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There’s something to be said for a pared-down training space devoid of technology, machinery and canned overhead music. With little else to focus on besides your immediate training sesh, your workouts are that much more intense.
This entire workout can take place in a 10-foot space of open floor and uses only a bench, a step and some free weights to get the job done. And because these compound strength moves are arranged in supersets, you’ll keep your heart rate up for a greater percentage of the workout, burning fat while saving time and shaping your muscles.
• Choose a weight that is challenging and with which you can complete all the reps indicated.
• Perform all the reps of both moves in each superset back-to-back, then rest 30 to 60 seconds.
• Repeat each superset four times through before moving on to the next.Photo: Michael Neveux
Muscles Targeted: Quads, glutes, hamstrings, core, obliques, deltoids, lower traps
Doing this overhead movement with one arm at a time challenges your coordination, balance and kinetic awareness. It also strengthens each side of the body individually, correcting imbalances and improving symmetry.
Stand with your feet shoulder-width apart and turned out slightly. Hold a dumbbell in one hand with your palm facing inward and extend your arm straight up over your shoulder. Reach your other arm out to the side for balance. Actively press the weight up toward the ceiling as you kick your hips back and bend your knees to lower into a squat, keeping your hips and shoulders as square as possible. (You might rotate a little.) Drive through your heels and stand up completely before going into the next squat. Complete all reps with one arm before switching sides.
• Tip: Holding the dumbbell with a neutral (palms inward) grip rolls your shoulder into a more ergonomic position when it is extended overhead.
• Make it harder: Use a kettlebell instead of a dumbbell: The offset weight creates more work for your trunk to balance and stabilize the load.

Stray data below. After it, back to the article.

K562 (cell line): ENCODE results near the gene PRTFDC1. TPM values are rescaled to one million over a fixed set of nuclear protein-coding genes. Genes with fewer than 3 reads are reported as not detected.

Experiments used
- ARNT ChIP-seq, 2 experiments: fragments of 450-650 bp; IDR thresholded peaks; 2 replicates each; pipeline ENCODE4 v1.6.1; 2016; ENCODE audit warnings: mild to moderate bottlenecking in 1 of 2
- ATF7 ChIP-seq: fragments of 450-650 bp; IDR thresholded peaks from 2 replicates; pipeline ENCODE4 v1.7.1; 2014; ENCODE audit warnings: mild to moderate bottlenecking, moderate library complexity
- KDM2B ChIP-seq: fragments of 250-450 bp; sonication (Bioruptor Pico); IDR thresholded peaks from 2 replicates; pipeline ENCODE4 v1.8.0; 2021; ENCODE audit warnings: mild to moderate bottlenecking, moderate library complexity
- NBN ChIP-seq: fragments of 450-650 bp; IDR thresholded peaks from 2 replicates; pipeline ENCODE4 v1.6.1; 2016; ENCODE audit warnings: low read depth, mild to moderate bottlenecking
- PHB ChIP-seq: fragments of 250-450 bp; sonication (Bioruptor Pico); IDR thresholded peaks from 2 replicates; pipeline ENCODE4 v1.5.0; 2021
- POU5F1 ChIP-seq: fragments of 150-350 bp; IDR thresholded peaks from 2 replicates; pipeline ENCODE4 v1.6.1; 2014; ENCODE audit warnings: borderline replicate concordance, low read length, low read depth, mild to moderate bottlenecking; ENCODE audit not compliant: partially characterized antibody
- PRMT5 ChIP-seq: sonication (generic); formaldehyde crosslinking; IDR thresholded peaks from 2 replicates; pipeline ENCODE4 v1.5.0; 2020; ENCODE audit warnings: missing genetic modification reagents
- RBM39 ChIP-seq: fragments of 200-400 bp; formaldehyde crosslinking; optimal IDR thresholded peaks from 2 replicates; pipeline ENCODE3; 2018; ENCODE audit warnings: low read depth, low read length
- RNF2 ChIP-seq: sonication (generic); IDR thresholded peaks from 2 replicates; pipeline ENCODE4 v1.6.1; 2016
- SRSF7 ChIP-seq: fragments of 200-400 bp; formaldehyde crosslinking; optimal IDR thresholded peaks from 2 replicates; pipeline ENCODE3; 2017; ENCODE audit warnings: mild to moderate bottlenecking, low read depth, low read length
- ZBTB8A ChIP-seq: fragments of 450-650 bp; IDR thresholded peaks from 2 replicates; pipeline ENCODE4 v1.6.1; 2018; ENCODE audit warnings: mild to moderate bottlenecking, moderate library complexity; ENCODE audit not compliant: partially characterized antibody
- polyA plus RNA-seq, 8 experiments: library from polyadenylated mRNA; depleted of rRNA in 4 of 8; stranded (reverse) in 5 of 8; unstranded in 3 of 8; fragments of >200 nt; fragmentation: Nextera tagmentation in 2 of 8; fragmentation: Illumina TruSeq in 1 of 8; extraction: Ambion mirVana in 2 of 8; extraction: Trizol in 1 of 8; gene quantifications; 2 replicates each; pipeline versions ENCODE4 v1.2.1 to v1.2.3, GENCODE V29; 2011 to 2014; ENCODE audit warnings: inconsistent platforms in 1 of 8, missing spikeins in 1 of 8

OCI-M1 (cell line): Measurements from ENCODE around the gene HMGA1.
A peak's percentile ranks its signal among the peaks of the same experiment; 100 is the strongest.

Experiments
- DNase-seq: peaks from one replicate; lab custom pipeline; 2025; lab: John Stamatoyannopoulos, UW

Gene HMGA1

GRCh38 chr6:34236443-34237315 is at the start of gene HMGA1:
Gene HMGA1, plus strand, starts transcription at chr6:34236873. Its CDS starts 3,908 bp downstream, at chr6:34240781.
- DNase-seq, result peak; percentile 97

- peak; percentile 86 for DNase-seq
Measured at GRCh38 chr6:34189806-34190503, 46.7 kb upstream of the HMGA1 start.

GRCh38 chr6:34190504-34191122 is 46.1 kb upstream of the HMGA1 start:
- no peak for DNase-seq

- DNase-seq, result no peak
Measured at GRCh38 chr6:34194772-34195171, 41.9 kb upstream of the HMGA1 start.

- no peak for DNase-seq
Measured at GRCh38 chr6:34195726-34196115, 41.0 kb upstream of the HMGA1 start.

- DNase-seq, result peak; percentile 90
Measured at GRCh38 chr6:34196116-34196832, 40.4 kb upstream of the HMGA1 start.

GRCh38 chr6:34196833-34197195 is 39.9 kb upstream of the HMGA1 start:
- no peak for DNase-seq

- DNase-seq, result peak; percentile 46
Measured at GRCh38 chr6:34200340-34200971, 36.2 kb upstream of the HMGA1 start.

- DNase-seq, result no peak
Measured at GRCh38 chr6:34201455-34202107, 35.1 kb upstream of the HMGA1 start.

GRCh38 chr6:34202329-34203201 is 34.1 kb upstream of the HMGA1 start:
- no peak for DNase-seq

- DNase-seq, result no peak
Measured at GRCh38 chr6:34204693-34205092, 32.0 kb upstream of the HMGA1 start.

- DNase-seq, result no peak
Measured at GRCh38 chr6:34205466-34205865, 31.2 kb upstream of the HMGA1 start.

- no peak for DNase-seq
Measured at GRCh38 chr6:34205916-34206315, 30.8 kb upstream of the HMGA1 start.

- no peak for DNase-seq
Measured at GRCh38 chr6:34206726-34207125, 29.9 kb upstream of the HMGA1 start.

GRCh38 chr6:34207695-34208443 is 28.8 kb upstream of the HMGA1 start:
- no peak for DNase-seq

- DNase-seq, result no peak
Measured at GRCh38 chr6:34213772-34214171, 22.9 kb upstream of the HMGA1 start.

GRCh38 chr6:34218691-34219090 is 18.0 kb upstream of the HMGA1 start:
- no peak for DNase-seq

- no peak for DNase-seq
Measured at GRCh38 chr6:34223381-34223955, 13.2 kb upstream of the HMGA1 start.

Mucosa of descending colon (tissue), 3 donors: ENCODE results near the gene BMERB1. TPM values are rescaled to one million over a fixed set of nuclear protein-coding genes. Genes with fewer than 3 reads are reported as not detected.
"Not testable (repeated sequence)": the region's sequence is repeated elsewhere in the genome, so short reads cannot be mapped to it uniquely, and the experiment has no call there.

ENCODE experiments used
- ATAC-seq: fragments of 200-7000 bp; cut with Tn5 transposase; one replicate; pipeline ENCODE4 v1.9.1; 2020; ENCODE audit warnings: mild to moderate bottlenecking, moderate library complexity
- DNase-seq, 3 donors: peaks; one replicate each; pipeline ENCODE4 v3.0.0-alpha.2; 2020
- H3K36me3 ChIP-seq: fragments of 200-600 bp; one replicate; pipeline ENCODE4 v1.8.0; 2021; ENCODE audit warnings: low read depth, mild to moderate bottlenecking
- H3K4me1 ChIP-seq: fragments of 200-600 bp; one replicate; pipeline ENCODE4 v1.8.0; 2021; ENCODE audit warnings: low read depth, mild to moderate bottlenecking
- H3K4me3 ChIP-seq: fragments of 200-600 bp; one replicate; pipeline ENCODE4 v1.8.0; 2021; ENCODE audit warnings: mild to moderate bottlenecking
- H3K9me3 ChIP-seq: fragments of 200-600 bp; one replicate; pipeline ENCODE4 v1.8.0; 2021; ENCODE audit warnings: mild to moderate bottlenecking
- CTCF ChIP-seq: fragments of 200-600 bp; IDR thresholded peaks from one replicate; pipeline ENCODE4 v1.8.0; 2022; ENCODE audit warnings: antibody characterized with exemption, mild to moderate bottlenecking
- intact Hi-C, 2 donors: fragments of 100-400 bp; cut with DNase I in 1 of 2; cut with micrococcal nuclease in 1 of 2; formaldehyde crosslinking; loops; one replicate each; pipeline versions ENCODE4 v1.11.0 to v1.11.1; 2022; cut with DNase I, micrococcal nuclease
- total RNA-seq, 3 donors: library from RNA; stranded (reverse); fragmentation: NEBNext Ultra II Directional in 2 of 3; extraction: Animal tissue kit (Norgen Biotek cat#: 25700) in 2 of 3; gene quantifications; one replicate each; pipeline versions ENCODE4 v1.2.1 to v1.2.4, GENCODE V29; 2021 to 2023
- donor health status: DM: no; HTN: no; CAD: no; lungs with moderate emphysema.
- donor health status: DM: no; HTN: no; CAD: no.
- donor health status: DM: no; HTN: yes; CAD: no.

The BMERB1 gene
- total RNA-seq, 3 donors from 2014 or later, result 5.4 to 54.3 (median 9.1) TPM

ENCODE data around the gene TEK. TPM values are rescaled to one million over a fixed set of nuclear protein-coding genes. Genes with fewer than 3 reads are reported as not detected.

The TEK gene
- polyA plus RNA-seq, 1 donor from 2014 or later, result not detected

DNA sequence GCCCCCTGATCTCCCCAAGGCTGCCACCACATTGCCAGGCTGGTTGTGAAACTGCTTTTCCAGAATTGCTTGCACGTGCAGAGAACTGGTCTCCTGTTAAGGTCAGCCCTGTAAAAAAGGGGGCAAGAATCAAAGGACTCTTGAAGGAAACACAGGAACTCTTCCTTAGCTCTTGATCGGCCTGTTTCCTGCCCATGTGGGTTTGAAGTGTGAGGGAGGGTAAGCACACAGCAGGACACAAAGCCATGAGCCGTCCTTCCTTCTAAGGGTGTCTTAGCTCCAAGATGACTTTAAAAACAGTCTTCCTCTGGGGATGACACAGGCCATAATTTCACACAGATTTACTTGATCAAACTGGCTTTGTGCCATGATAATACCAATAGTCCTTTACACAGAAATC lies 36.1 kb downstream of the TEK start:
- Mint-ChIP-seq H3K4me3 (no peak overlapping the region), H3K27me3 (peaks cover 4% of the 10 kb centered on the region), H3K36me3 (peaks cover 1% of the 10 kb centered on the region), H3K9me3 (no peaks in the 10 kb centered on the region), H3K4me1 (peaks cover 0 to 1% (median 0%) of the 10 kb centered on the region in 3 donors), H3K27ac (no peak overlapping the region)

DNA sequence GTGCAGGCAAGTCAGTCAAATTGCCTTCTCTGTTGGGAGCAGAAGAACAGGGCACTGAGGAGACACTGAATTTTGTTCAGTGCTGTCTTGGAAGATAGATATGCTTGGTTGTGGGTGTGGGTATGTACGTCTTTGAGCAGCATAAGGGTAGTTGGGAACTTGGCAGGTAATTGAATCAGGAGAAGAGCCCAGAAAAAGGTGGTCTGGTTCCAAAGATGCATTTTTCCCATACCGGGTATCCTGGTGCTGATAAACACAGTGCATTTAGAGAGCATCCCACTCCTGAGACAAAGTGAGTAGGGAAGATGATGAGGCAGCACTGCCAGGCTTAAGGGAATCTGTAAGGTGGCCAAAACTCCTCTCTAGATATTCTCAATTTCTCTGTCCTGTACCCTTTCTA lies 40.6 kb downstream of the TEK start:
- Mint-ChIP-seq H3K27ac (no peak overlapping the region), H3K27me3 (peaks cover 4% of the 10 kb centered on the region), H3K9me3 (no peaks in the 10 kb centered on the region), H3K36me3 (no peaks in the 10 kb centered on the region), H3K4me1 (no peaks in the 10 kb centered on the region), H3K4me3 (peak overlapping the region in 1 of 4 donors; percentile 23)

• Make it easier: Squat with a single dumbbell either at shoulder level or in the front rack position.Photo: Michael Neveux Photo: Michael Neveux
Muscles Targeted: Rectus abdominis, obliques, erector spinae, quadratus lumborum
Adding two additional touches in a different area to the standard shoulder-touch move gives your core a new challenge and taxes your muscular endurance.
Get into a plank with your hands directly underneath your shoulders and your head, hips and heels aligned. Spread your feet about shoulder-width apart and brace your core. Slowly lift one hand, briefly touch your opposite shoulder and replace. Repeat with the other hand. Now use the first hand to touch your opposite thigh underneath you and replace. Repeat with the other hand. Touching all four spots equals one rep.
• Tip: Ensure your core is engaged by squeezing your glutes and actively pressing back with your heels.
• Make it harder: Move your feet closer together to create a less-stable platform.
• Make it easier: Spread your feet farther apart to create a wider base of stability, and/or elevate your hands on a bench or step to reduce the amount of bodyweight you have to support.
The slower you do this abdominal four-point-touch, the more you’ll challenge your core strength and endurance.Photo: Michael Neveux
Muscles Targeted: Upper traps, deltoids, rhomboids, erector spinae
As opposed to a standing snatch, this variation eliminates your lower-body activation, forcing your upper body to generate power and speed solo.
Sit on the edge of a bench with your knees and feet together and hold a pair of dumbbells by your sides, palms facing inward. In one powerful motion, project the dumbbells upward by shrugging aggressively. As the weights come to shoulder level, flip your elbows underneath and, without pausing, punch the dumbbells up toward the ceiling, extending your arms quickly. Reverse the steps and return to the start.
• Tip: It is kosher to hinge forward slightly from your hips to help generate power at the start. Just make sure your back stays straight.
• Make it harder: Add a second shoulder press to each rep to doubly fatigue the primary movers.
• Make it easier: Perform the move while standing so your lower body can assist.Photo: Michael Neveux
Muscles Targeted: Quads, glutes, hamstrings, erector spinae, core
Lunging down off a bench (rather than up onto one) creates much more rapid activation of the quads as they attempt to arrest your forward momentum. Likewise, pushing back up onto the top of the platform requires a greater effort from the quads.
Stand on a low platform or box — about 6 to 8 inches — and hold a set of dumbbells at your sides. Step forward off the platform with one foot and smoothly bend both knees to lunge straight down to ground level. Try to touch your rear knee to the floor without allowing your forward knee to shoot past your toes, then drive off your forward foot and stand back up onto the step. Do all reps on one leg and then switch.
• Tip: To avoid pitching forward, focus your energy and your trailing knee downward, protecting your joints and making your return to the start easier.
• Make it harder: Elevate the step or use a prisoner stance (hands behind your head) while maintaining good posture.